Unlike many culinary competition shows — which take place in industrialized facilities with state of the art equipment and air conditioning — The Great British Baking Show goes down in a tent.
Aside from forcing those competing to take high temperatures into account when preparing their sweet and savory surprises, is there a reason the show is filmed inside a tent?
The executive producer was going for a particular vibe, leading to the tent
When working to bring The Great British Baking Show to life, Executive Producer Anne Beattie grew fixated on the show’s atmosphere. Beattie yearned to establish a serene, “village fete” vibe, as Mashed.com notes. First off, the tents are placed in the well-known Welford Park in Berkshire, which coincided with Beattie’s desire to create a rural feel.
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As for the “village fete” description, a fete is a British term used to describe a pubic gathering, customarily held outside or inside tents. Festival games, entertainment, and multiple food options are typical. As is the case with ordinary fetes, the tents on the show create a festival-like feel; and though the stakes are high and anxiety is running rampant, the show manages to retain a degree of levity, with a couple of funny judges and countryside locale.
Not to mention, the carnival aspect has heightened with time. For those who have been watching The Great British Baking Show since the early days, the finale has grown to imitate a carnival with each passing year. Initially, families gathered outside and waited to eat the finalists’ dishes. Yet, today, there are rides and activities galore for attendees to partake in before the winner is announced.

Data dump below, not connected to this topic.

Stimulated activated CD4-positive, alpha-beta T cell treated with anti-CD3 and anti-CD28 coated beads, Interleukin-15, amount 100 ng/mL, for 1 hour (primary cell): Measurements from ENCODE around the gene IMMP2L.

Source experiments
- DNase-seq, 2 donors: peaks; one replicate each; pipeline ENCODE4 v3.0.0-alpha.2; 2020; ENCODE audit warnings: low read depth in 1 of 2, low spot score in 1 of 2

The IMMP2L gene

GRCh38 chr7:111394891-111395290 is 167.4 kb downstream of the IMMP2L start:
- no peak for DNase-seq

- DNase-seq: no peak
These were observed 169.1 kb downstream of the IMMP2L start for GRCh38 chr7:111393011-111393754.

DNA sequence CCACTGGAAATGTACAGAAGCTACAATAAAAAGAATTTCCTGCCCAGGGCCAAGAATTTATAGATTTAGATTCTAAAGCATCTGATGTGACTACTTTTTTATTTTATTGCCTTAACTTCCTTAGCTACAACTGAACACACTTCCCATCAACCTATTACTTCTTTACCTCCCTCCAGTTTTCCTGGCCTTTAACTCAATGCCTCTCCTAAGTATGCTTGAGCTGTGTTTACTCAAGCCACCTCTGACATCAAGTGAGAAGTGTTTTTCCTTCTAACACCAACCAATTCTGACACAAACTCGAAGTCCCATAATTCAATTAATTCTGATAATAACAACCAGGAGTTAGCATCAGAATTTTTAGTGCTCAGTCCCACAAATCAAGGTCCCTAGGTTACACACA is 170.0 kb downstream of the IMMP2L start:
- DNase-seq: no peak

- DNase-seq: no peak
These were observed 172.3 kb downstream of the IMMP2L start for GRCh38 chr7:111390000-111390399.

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The tent raises the stakes on ‘The Great British Baking Show,’ and keeps the feel consistent as locations change
While the choice to film in a tent adds to the festival vibe, it also augments the competition. As Distractify notes, contestants have explained that nothing can prepare you for competing inside the tent.
The heat often gets the best of the contestants, and sometimes gets the best of their bakes. If they don’t regulate their own internal temperature and make sure to refrigerate certain foods, they’re bound to find themselves in the bottom. And, with a lack of fridge space and the unpredictability of the weather, tent cooking makes The Great British Baking Show one of the most challenging of all the amateur culinary competitions.
The tent also adds to the show’s consistency, for Distractify notes…
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